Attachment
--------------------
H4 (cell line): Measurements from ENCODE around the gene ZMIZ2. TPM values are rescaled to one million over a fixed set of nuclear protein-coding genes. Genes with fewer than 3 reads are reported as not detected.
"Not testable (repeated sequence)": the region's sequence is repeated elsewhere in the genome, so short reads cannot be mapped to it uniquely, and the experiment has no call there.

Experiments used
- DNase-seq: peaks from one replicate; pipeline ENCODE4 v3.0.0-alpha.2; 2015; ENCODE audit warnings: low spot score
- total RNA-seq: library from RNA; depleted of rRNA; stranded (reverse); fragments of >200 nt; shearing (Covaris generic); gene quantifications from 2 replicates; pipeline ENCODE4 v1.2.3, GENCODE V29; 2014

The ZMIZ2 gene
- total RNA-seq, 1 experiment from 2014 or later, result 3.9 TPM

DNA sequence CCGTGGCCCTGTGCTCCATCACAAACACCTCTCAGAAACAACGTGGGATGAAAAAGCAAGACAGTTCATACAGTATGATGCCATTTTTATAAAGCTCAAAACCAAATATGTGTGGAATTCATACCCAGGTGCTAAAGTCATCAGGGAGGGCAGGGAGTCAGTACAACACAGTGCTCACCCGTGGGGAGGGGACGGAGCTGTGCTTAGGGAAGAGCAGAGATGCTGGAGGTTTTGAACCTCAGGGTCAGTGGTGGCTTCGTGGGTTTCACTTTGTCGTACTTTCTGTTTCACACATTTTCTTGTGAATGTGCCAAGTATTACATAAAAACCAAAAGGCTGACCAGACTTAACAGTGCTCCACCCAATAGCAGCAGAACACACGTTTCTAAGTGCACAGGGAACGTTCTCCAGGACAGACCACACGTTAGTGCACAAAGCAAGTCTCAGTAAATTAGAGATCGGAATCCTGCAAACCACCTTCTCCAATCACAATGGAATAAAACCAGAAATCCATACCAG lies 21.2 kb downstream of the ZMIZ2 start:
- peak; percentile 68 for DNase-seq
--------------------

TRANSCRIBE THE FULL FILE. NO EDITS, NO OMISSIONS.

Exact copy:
H4 (cell line): Measurements from ENCODE around the gene ZMIZ2. TPM values are rescaled to one million over a fixed set of nuclear protein-coding genes. Genes with fewer than 3 reads are reported as not detected.
"Not testable (repeated sequence)": the region's sequence is repeated elsewhere in the genome, so short reads cannot be mapped to it uniquely, and the experiment has no call there.

Experiments used
- DNase-seq: peaks from one replicate; pipeline ENCODE4 v3.0.0-alpha.2; 2015; ENCODE audit warnings: low spot score
- total RNA-seq: library from RNA; depleted of rRNA; stranded (reverse); fragments of >200 nt; shearing (Covaris generic); gene quantifications from 2 replicates; pipeline ENCODE4 v1.2.3, GENCODE V29; 2014

The ZMIZ2 gene
- total RNA-seq, 1 experiment from 2014 or later, result 3.9 TPM

DNA sequence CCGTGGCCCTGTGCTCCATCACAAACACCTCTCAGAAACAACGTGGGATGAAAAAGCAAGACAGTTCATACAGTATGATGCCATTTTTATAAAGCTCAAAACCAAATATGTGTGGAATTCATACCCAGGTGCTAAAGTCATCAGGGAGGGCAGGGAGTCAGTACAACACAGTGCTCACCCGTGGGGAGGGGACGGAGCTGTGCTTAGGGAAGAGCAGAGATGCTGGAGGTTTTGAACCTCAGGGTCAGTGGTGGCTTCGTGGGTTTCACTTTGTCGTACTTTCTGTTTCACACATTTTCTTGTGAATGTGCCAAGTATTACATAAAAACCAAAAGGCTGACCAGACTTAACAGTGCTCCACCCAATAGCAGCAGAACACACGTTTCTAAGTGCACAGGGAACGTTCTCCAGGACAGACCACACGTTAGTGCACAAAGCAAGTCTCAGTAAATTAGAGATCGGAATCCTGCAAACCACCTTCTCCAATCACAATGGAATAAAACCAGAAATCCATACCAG lies 21.2 kb downstream of the ZMIZ2 start:
- peak; percentile 68 for DNase-seq